In November 2012, the Center for American Progress, a Washington D.C. based independent nonpartisan educational institute, published a study which observed the cost of employee turnover to a business, which is the rate at which an employer gains and loses employees. The results were significant. According to the study, on average, companies pay roughly one-fifth (1/5) of an employee’s salary to replace that employee. Such costs consist of separation expenses, temporary staffing, advertising for the vacated position, and training.
With its close proximity to Washington D.C. and the federal government, including the United States Patent and Trademark Office (“USPTO”) in Alexandria, Virginia, as well as multiple, high quality universities, Virginia is an extremely competitive marketplace for businesses. Virginia is one of the most favorable states to start a business, with Fairfax County being one of the largest and highly employed counties in the Commonwealth. With such a competitive marketplace, especially with some industry areas being overly saturated, comes the struggle of retaining quality employees and reducing employee turnover, particularly with those employees who the business has trained for a particular skillset.
Employers may ask themselves, “can I keep my employee from going to a competitor?” or “can my employee start a competing company? What happens in these cases is often that an employee leaves a particular organization to go to work for a competitor who is willing to provide a larger salary and compensation package. In other cases, an employee starts his or her own business similar that of the previous employer and attempts to bring prior co-workers to the newly formed organization. Consequently, as a business owner, in order to maintain a competitive edge and reduce expense it is important to take precautionary measures to account for such a competitive environment and employee loss.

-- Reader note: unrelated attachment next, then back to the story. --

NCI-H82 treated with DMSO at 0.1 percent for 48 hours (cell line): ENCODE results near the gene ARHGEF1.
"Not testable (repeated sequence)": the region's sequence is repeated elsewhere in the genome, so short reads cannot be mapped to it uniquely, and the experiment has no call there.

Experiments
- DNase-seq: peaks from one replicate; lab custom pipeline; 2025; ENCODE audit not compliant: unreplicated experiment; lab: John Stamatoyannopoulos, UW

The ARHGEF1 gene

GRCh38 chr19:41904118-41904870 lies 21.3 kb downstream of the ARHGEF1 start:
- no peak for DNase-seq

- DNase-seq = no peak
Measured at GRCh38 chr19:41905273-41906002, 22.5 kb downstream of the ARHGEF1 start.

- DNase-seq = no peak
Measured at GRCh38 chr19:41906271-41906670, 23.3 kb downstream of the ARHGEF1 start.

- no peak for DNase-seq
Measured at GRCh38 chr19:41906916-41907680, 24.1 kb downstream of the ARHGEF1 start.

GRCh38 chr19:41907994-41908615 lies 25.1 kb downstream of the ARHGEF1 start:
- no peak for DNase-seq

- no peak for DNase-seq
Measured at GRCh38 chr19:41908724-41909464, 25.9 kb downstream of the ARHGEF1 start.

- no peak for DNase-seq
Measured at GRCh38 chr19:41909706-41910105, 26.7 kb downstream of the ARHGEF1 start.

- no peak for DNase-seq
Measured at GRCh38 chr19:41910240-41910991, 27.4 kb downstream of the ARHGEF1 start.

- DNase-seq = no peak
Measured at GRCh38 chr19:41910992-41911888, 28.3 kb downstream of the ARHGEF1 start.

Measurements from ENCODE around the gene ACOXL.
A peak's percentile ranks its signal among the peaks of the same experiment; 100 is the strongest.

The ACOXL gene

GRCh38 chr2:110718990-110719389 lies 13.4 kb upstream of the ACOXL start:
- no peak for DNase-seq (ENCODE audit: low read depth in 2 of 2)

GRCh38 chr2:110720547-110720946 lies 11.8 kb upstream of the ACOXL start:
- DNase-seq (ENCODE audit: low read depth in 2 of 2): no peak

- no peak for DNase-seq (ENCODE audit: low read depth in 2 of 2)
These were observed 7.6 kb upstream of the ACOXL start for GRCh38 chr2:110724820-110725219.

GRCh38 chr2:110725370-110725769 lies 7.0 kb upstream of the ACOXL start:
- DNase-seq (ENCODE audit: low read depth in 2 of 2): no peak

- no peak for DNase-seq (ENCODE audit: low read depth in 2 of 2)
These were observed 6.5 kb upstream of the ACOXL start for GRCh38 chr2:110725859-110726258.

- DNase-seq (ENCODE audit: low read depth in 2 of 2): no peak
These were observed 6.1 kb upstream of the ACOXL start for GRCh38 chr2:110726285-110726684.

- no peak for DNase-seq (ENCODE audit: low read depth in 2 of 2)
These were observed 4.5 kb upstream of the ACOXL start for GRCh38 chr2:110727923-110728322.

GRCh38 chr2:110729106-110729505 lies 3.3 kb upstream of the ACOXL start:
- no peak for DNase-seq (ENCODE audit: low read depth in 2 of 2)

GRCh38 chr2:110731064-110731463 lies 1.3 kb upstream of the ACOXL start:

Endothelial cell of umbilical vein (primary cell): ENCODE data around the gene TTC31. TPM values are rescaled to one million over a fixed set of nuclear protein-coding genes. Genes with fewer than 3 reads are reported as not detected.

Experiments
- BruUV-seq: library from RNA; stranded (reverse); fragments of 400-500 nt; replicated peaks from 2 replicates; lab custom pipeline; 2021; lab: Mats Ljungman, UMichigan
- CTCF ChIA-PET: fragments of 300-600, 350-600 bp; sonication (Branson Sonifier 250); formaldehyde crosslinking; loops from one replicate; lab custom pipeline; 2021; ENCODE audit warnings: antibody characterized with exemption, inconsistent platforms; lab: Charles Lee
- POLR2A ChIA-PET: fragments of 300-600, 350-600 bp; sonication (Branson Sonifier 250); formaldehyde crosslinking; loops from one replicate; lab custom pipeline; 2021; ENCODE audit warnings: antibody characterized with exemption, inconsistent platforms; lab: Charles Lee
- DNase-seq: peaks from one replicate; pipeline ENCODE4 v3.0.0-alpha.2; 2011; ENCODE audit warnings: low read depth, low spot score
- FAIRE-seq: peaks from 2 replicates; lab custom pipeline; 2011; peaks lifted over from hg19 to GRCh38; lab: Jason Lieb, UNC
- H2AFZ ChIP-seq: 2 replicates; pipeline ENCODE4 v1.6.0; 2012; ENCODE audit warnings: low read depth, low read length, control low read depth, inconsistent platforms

One of the most important contractual, precautionary measures that an employer can take is to require all employees to execute a written contract prior to employment that contains (a) a covenant not to compete, also known as a non-compete agreement or clause, and (b) a covenant not to solicit, also known as a non-solicitation agreement or clause. The Non-Compete Agreement (NCA) essentially restricts the employee both during and after leaving his or her current employment from starting a competing company or leaving the employer to work for a competing company, and if drafted well, includes a well detailed scope for a limited duration and in a limited geographical area. The Non-Solicitation Agreement (NSA) essentially restricts the employee both during and after leaving his or her employment from soliciting business from the employer’s customers and soliciting the employers other employees, and if drafted well, includes a well detailed scope for a limited duration and in a limited geographical area.
Does my business need non-compete agreements or non-solicitation clauses? ABSOLUTELY
As a practical matter these agreements or clauses are by no means absolute veils of protection. They are not perfect defenses and are the subject of constant judicial scrutiny. In fact, very many of them are found to be unenforceable entirely or to have unenforceable terms, which in the circumstance of a severability clause, are stricken from an otherwise enforceable contract. This requires the drafters of such contract language to be extremely careful in understanding what the current judicial trends are so that they can be certain the language will be enforceable. As the study at the beginning of this article suggests, an ounce of prevention today may save you over a fifth of an employee’s salary tomorrow.